Midseason Firings Have No Place in Sports, Especially at the Collegiate Level

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John Calipari isn’t getting fired anytime soon.

The Kentucky men’s basketball head coach has led the program to four of the last six Final Fours, its first National Championship since 1998, and 238 wins. Oh yeah, and he has churned out 20 first-round NBA draftees—three of which were selected with the No. 1 overall pick.

Not to mention that his Wildcats have won four in a row and currently sit just outside of the AP Top 10.

You wouldn’t have been able to tell on Saturday.

Following Kentucky’s comeback victory over SEC rival Georgia, Calipari sounded off in the postgame press conference about “what bothers [him] in this profession.” He began with a monologue concerning coaching criticism, supporting Bulldogs head coach Mark Fox, who has received backlash for his team’s inability to close out games this season. But then Calipari took to a larger issue: midseason firings.

You know I’m putting in my contract,” Calipari said. “You can fire me at midseason, but you’re gonna have to pay me $3 million.”

The statement stemmed from Thursday’s canning of North Carolina State head coach, Mark Gottfried. As Calipari himself pointed out, Gottfried took the Wolfpack to the NCAA Tournament four out his six years at the helm, including two Sweet Sixteen runs—something that hadn’t been done since 2005.

But just like most midseason firings, prior accomplishments weren’t enough to counterbalance unfulfilled expectations. After Gottfried recruited Dennis Smith Jr., the No. 1 point guard in last year’s ESPN 100, all eyes were on the Wolfpack to make a move in the ACC and finally edge closer to its neighbors, Duke and North Carolina.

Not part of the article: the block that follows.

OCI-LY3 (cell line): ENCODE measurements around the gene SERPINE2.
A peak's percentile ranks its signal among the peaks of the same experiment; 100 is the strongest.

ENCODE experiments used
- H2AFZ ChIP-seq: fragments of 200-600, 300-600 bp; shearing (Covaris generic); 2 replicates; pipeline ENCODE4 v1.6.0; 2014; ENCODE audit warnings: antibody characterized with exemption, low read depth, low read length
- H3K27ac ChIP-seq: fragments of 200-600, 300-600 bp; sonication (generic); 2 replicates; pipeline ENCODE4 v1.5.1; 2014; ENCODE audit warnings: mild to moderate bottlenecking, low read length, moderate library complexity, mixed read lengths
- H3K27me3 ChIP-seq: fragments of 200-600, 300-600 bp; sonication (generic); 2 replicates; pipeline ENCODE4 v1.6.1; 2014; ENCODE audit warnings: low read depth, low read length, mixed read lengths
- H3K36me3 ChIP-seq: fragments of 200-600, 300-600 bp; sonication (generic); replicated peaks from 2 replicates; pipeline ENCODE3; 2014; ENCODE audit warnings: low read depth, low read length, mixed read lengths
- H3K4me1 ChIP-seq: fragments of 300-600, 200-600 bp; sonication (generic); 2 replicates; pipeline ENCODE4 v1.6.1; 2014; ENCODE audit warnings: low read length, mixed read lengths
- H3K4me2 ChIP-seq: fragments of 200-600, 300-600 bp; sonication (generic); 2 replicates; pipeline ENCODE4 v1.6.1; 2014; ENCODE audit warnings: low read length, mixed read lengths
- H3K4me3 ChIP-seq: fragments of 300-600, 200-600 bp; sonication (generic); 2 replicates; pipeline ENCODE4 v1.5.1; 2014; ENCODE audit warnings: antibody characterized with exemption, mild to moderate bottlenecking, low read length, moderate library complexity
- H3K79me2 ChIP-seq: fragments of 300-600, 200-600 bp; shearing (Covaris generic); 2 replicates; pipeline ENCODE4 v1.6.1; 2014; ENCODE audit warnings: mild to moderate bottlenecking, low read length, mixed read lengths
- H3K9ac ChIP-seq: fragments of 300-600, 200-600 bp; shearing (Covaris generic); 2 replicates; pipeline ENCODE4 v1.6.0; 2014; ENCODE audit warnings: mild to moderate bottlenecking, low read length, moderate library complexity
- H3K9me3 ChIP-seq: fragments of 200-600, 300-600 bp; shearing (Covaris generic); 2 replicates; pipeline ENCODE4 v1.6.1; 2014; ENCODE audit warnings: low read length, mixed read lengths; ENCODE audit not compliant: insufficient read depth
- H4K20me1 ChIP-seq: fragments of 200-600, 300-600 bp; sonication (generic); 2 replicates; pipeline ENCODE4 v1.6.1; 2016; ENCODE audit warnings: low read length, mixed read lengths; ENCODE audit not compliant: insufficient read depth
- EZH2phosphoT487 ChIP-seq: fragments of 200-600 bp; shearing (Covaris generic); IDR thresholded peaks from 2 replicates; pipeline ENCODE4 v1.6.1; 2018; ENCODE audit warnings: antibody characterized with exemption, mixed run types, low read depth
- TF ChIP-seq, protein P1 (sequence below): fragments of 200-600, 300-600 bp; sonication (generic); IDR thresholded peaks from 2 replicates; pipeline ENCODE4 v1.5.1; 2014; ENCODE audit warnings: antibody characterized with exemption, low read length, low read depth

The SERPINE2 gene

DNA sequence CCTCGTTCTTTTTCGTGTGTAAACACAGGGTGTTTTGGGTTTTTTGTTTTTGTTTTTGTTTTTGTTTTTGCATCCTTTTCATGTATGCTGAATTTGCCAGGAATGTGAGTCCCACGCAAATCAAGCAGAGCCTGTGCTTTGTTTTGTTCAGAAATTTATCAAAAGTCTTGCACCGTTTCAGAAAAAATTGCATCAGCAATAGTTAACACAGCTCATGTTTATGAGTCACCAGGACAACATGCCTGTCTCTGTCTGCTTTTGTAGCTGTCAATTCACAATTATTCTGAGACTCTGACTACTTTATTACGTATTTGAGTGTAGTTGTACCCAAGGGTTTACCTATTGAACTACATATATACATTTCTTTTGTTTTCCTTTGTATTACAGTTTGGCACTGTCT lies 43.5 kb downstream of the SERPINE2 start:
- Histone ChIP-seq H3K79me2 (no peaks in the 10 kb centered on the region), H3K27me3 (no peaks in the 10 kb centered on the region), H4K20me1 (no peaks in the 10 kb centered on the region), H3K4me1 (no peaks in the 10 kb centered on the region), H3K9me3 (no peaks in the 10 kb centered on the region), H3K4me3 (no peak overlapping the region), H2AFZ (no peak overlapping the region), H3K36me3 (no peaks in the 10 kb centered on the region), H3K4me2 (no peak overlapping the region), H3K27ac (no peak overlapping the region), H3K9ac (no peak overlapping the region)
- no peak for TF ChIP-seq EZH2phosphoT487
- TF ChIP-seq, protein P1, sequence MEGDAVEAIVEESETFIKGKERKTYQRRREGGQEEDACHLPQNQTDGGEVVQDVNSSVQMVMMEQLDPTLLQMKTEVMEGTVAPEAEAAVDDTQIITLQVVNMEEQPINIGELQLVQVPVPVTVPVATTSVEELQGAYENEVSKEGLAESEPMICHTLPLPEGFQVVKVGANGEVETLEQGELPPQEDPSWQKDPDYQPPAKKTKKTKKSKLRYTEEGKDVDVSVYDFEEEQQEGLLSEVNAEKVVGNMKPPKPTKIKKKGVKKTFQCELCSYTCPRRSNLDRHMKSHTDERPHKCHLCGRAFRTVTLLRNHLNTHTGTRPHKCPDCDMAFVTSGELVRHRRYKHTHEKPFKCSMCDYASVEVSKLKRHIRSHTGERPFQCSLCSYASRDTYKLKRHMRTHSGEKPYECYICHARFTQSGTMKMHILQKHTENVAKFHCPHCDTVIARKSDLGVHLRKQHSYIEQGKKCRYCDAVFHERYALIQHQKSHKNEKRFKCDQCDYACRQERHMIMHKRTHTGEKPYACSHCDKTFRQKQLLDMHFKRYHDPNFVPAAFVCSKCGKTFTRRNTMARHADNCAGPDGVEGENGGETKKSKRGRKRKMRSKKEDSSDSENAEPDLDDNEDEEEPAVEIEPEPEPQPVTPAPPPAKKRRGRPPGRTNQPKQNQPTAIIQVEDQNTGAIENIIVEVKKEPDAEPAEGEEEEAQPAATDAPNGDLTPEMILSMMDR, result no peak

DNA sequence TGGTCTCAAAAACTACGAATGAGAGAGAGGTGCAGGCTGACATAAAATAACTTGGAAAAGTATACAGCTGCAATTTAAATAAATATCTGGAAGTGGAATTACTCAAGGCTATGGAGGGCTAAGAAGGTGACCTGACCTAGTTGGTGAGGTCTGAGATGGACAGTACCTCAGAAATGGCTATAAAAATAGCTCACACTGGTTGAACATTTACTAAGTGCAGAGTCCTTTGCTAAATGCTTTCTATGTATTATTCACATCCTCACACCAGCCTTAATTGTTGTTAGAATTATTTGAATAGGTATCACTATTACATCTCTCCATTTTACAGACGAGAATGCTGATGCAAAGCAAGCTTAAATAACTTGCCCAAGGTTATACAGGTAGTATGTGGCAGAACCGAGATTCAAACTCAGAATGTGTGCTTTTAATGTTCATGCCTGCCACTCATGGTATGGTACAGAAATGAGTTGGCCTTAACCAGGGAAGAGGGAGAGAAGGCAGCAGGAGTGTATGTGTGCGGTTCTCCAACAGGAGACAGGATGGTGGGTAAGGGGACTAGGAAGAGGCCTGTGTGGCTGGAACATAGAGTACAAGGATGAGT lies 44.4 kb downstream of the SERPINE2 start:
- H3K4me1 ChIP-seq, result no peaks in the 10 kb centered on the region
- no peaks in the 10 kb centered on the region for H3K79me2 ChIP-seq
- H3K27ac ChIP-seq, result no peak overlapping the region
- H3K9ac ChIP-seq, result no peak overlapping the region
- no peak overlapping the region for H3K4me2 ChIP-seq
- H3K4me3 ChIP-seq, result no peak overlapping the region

That didn’t happen.

Despite getting off to an 11-2 start, and recording signature wins against then-No. 21 Virginia Tech and Duke, NC State’s success was tainted—the team dropped games to Miami, Wake Forest, and even Boston College. It was also short-lived. The Wolfpack have only won one game since they pulled off the upset in Cameron Indoor Stadium.

Realistically, this shouldn’t come as a surprise. Three of their top-five scorers are underclassmen. And the only thing that Smith Jr. guaranteed when he signed with the team was media attention, not wins. After all, Ben Simmons—2015’s Gatorade National Player of the Year, the 2016 SEC Freshman of the Year, and the most recent No. 1 pick in the NBA Draft—couldn’t even lead Louisiana State to the dance.   

Calipari knows firsthand that melding a group of teenagers into a cohesive unit is a tall order.

“He [Gottfried] has good players, but they’re young,” Calipari said. “They’re like my team. It’s hard to do this with young guys.”

Sure, right now it appears that Calipari is just blowing smoke. But the Hall of Fame coach is speaking from experience. Calipari’s 2012 National Championship team was littered with NBA talent. And with a blink of an eye, it was all gone.

Calipari was forced to unite freshmen Willie Cauley-Stein, Archie Goodwin, and Alex Poythress in a matter of months. To top that off, ESPN 100’s then-No. 1 recruit, Nerlens Noel, was sidelined with an injury. The team finished 21-12 and was bounced in the first round of tournament play—the NIT Tournament, that is.

But in a year’s time, Calipari constructed a team that was contending for a national title. And he suggests that perhaps the same thing could have happened to Gottfried. Instead, Gottfried will have to finish out the season, knowing that he’ll have to find somewhere else to work next year.

It’s a reality that numerous coaches in the sports world have faced of late.

In the past five years alone, 17 NBA head coaches have been axed midseason. Last season was a notable warzone. By February, five coaches (Kevin McHale, David Blatt, Derek Fisher, Lionel Hollins, and Jeff Hornacek) were already gone. Their replacements?

A mere 93-125—a mark that looks awfully better than it should. You have to remember that 27 of those wins are credited to Tyronn Lue, Blatt’s successor. And let’s be honest. Anyone could have taken over the likes of Lebron James, Kyrie Irving, and Kevin Love, and produced a winning season. Bottomline, only two of the five replacements are still coaching their teams.

And it’s not just basketball.